As higher-ed professionals, we should not miss out on development opportunities simply because we’re already in the workforce! We should also proactively seek out opportunities that will help us achieve our career goals. The 2018 Brandon Hall Group report, “The Learning and Performance Link: Making the Connection” found that high-performing organizations develop learning environments that are engaging, accessible, impactful, scalable and relevant. One way organizations can create this type of experience is by delivering personalized learning.

So when you’re ready to take additional steps (and I think you should!), here are three unique ways to position yourself as a learning leader in your higher-ed organization.
Becoming a learning leader: what it’s not
Lucky for all of us, becoming a learning leader isn’t about laboring for weeks over an unwieldy PowerPoint or scheduling multiple meetings with colleagues far and wide. In a large part, what I’m talking about is promoting a culture of learning and sharing. When you enable your people and teams to build new skills and perform at higher levels, you position yourself as a learning leader.


  1. Become friends with microlearning

We’ve all done it: we travel to a conference and take great notes, only to shove them into our notebooks when we get back, never to look at them again. The next time you listen to a keynote and think, “I need to tell my team all of this good stuff,” commit to writing a short blog post sharing your learning. Write it in the hotel room or on the plane back home while your thoughts (and enthusiasm) are still fresh.


When you get back, share your blog on your own learning management system (LMS), Slack channel or company intranet so that your colleagues can read it and learn anytime, anywhere. Why not submit the post to your internal newsletter or revamp it for an industry magazine? You could also ask for ten minutes at the end of a team meeting to share your findings, which will position you as a leader and allow you to practice presentation skills. The sky’s the limit when it comes to microlearning.

2. Go for a one-to-one or one-to-many approach

If I lost you on my first point, don’t worry. So, writing blog posts and speaking to large groups aren’t your favorite things. It’s okay! Remember to teach to your strengths. Consider hosting a lunch-and-learn and inviting colleagues you think would most benefit from your recap.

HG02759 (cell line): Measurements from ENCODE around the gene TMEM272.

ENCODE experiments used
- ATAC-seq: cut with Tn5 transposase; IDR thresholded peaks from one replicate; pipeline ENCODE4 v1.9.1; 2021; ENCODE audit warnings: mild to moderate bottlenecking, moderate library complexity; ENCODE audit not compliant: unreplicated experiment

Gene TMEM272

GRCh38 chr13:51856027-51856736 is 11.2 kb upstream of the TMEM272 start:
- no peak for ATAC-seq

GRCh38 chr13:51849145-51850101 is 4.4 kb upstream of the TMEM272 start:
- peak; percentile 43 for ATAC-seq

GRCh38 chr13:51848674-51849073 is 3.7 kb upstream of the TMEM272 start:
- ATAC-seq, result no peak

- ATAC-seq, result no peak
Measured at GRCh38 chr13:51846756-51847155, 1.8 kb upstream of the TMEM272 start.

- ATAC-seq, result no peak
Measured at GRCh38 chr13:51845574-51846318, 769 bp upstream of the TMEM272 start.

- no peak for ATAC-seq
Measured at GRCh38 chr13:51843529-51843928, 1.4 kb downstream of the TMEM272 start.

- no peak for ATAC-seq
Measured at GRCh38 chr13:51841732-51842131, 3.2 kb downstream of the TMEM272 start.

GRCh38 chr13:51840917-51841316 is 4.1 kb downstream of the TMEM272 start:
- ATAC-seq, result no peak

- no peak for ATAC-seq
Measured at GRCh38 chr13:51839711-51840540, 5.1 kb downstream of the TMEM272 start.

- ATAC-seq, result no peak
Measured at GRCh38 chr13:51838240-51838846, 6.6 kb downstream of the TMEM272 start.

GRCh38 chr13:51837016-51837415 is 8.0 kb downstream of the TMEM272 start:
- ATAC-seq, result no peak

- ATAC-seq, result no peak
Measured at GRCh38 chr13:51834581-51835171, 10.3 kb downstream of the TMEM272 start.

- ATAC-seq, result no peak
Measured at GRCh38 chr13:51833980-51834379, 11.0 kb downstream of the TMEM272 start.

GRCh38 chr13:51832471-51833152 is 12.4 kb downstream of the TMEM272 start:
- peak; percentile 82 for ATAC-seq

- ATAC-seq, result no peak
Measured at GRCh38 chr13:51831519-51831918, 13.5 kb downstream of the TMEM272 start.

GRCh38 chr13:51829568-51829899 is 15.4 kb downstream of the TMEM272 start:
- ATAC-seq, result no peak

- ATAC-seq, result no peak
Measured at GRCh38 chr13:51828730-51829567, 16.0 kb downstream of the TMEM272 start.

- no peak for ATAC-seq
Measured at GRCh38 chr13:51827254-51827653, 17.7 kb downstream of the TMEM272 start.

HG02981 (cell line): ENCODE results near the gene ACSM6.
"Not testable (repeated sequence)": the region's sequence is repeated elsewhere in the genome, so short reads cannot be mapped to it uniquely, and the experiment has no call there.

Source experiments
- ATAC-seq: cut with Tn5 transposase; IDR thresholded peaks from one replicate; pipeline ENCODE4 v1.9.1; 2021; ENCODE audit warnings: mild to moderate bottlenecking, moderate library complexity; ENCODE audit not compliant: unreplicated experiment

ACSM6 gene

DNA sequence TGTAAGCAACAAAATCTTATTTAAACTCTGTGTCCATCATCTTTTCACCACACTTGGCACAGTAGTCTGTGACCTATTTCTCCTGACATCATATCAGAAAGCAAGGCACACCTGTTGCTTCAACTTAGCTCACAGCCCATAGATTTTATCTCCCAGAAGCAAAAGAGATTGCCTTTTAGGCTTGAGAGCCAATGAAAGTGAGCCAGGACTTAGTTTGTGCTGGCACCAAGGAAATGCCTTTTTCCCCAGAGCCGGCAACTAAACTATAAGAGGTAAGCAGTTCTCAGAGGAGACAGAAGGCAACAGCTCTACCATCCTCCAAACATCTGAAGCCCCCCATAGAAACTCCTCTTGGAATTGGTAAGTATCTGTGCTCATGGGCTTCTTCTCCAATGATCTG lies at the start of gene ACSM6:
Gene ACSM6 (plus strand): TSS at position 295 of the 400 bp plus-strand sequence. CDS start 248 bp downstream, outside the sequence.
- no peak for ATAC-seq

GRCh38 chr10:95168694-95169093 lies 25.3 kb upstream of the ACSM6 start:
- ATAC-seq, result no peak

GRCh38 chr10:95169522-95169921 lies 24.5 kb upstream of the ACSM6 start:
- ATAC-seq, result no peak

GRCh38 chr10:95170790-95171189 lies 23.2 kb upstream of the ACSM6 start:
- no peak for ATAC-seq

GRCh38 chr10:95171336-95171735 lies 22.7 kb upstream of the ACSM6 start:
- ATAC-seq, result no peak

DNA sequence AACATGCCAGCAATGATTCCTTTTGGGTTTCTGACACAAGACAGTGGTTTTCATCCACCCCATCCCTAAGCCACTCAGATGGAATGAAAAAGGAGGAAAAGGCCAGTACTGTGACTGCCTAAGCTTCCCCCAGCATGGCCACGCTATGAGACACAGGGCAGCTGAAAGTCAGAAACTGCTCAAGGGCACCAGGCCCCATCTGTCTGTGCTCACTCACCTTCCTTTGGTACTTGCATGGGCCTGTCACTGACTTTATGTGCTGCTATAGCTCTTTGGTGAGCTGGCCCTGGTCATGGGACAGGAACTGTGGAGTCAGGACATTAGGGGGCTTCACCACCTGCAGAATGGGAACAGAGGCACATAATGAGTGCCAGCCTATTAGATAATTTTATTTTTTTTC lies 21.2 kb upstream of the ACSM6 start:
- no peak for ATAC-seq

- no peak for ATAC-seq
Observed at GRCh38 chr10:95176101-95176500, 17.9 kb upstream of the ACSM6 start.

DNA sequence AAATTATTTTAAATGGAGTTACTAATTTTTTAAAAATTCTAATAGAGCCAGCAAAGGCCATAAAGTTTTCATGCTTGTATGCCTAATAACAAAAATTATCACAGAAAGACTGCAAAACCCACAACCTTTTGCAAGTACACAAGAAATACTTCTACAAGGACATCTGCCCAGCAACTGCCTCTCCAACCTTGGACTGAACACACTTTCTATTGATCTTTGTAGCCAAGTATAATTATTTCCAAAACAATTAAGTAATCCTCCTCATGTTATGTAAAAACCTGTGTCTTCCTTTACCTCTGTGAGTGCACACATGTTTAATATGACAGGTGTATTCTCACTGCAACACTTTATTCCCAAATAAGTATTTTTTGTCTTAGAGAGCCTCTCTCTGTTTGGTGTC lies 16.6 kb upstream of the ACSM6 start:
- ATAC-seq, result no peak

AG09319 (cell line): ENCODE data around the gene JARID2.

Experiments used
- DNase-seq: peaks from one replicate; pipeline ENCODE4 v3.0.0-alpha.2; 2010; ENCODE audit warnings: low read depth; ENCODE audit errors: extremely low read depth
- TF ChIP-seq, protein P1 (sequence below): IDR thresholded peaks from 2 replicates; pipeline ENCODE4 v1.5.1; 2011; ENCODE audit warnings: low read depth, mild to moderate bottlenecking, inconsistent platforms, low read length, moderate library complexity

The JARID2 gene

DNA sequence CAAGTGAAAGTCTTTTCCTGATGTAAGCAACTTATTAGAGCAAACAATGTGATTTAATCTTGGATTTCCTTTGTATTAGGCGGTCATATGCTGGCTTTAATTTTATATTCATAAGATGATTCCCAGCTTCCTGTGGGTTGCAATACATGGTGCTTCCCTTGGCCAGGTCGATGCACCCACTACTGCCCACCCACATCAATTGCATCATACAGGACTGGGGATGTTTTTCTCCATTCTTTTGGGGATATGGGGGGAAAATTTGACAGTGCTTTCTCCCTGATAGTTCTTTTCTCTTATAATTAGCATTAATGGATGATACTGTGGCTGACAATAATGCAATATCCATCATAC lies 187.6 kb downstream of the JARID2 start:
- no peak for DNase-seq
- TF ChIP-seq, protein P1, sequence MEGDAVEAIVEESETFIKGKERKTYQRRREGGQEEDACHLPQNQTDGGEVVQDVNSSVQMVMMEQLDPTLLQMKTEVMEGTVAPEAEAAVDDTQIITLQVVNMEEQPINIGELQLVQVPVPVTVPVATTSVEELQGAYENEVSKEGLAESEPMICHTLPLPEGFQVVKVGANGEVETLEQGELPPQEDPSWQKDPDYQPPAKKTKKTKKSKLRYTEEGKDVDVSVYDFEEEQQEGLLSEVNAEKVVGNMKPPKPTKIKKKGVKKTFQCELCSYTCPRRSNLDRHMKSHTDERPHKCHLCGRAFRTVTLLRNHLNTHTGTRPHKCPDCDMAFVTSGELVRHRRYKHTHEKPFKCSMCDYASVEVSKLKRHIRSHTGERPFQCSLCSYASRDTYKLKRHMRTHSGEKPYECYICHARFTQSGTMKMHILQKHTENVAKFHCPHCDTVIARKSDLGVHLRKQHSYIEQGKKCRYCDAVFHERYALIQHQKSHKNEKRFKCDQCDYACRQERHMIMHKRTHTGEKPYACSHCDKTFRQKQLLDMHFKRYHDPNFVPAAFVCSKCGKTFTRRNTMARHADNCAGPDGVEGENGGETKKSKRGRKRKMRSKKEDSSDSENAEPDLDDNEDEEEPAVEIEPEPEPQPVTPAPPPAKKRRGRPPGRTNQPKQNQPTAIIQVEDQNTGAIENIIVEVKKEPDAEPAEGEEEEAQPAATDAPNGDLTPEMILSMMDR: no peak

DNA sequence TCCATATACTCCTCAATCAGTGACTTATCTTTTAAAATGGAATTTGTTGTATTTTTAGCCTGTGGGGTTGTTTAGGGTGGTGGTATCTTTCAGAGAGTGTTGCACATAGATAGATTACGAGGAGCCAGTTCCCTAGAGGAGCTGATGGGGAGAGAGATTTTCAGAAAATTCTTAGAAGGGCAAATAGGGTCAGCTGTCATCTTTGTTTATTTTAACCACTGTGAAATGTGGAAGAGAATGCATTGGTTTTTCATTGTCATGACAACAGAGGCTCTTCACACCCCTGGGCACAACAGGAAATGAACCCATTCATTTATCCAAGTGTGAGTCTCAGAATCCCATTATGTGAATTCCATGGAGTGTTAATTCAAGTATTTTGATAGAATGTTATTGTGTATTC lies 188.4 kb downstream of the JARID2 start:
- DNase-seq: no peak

Another way to share learning in a more one-on-one manner is to sign up for your organization’s mentorship program. There’s no doubt there is a colleague down the hall (or in another location) who could benefit from your new knowledge. If you want to become known as a learning leader, experiment with different methods, always playing to your strengths.

3. Share information strategically

If you’re lucky, your LMS will allow you to create learning playlists where you can organize and then share content for a particular topic. One-on-one meetings are another excellent place to share information, whether you are a manager or an employee. Remember to make accessing the content you share easy and painless. (Watch how the learning staff at Cornell University made user-friendliness a top priority for their learners.)


Back to those TED talks—some people learn better by watching video. So consider the recipient when sharing information. If you know someone loves words and is a great writer, send them links to articles or tag them when you publish a new post. It doesn’t matter how you share the information, the important thing is that it gets to the people who need it most or who can use it to improve their performance and drive business success.


The world is yours—get going!